Solitude of the Forest

Space Clearing for Our Hearts 

West Fork Trail, Sedona 2017

West Fork Trail, Sedona, AZ ~ 2017, Acrylic on Canvas

Sometimes, if I can’t get to the forest, I paint a memory of one.  For this I rely on old photos of places I’ve been that have brought me serenity and joy, allowing a higher guidance to come through.  Nature gives us the opportunity to be quiet, to reconnect with the earth, ourselves and our relationship with each other.   Here we can listen to the voice of our soul.  Julia Cameron* expresses it so well when she says, “…we clear space in our lives in order to center and clear space in our hearts.  The soul’s voice, the voice of guidance, then ventures into the clearing we have created for it.”

When I paint a memory of a place and how I was feeling at the time, that energy goes into the painting.  If I am successful in that, the energy of the feeling goes back out to the viewer who is sensitive to the energy within the painting.

West Fork trail is in a magical forest – it takes you through meadows, wooded areas and streams deep within it.  The painting, West Fork Trail, captures a small part of my journey during my first exposure to Sedona’s energy back in 2004.  The memory of it and this particular spot was what I wanted to express in this painting.  It hangs in my living room and I can view it from my couch and fall into it’s peacefulness whenever I need to.

Going farther back in time, is this view of a piece of the Hudson River.

Meadow on the Hudson 2015

Meadow on the Hudson ~ 2015 (Acrylic on two 4×5 canvases)

Meadow on the Hudson  was an experiment in a continuous painting on two small canvases.  It depicts a little scene from when I lived in Massachusetts and took a trip in a vintage red Thunderbird convertible with a passionate artist friend who I was in love with at the time. For me it has a light hearted memory attached to it, with much joy in breathing in this scene in the moment we were there.   A painting can be small and still draw you in to a deeper place.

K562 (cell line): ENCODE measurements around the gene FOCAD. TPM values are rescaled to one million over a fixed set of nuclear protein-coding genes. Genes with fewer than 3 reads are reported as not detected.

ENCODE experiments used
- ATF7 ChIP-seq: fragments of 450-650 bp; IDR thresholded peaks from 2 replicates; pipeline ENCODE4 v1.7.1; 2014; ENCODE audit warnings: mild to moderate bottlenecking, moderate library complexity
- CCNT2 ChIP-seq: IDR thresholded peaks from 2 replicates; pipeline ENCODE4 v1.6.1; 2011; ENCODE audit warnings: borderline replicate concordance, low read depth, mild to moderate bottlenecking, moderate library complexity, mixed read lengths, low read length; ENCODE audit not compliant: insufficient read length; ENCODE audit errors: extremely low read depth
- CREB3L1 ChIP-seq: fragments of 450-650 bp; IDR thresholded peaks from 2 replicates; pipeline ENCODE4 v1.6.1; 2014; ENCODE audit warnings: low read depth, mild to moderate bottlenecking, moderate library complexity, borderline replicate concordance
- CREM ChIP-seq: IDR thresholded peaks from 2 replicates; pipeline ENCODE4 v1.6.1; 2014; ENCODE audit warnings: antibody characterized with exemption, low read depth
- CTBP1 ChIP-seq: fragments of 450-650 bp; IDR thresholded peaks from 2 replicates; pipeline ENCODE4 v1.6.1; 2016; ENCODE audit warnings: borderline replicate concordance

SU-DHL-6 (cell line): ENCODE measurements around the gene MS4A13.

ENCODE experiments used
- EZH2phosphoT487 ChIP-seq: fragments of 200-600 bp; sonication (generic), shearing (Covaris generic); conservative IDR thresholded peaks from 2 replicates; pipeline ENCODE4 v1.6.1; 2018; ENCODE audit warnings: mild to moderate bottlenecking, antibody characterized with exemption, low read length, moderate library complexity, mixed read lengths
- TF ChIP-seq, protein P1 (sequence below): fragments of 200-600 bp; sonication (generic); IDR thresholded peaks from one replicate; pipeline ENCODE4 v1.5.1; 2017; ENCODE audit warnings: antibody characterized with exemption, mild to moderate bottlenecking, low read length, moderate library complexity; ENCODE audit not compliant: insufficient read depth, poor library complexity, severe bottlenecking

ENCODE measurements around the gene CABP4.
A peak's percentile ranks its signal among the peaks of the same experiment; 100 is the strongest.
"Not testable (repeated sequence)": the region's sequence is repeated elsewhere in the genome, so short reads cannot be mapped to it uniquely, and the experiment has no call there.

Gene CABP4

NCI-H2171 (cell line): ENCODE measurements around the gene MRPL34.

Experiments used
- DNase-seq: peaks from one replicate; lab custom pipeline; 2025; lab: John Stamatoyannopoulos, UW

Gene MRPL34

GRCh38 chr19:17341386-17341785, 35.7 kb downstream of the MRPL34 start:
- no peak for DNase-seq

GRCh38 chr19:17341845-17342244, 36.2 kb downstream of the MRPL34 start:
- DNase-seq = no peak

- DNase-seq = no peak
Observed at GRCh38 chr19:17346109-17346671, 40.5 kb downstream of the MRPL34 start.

Finding Serenity captures a moment when the peace of nature with woods and river brings us back to center.  We can breath deeply and let go.   We can reconnect and ground ourselves, remembering the qualities of life that matter most.  One on one time with my daughter was a precious moment.

Finding Serenity 2016

Finding Serenity 2016 ~ Acrylic on canvas

Take time to nurture yourself.  Treat your creativity as a spiritual practice, drawing from your authentic self by tuning in and painting intuitively from the inspiration you find within yourself.  The joy of expression through painting is an endless process that keeps on giving. 

 

© Maria Doglio, July 4, 2017

* Excerpt from “The Artist’s way, Every Day” by Julia Cameron

Inspired Sparks

Journey of Inspired Thought

As 2015 drew to a close, I was in a whirl of crafting and baking for Christmas.  Creative painting, on the other hand, was neglected. An empty canvas, which sat on my easel staring out at me usually was enough to spark my imagination.  Yet, inspiration was giving me the silent treatment.  Then,  a photo taken on a whale watching trip in June came into clear focus as painting potential…but “can I do it?” still nagged me into inaction.

In Julia Cameron’s “The Artist Way Every Day”, she writes this excerpt for February 7th:  “Out of the notion “I Can” comes the next thought:  “I think I will.”  The impulse is playful.  It is an impulse born of pure faith.  The artist has a vision and that vision includes the successful completion of the art he has in mind.”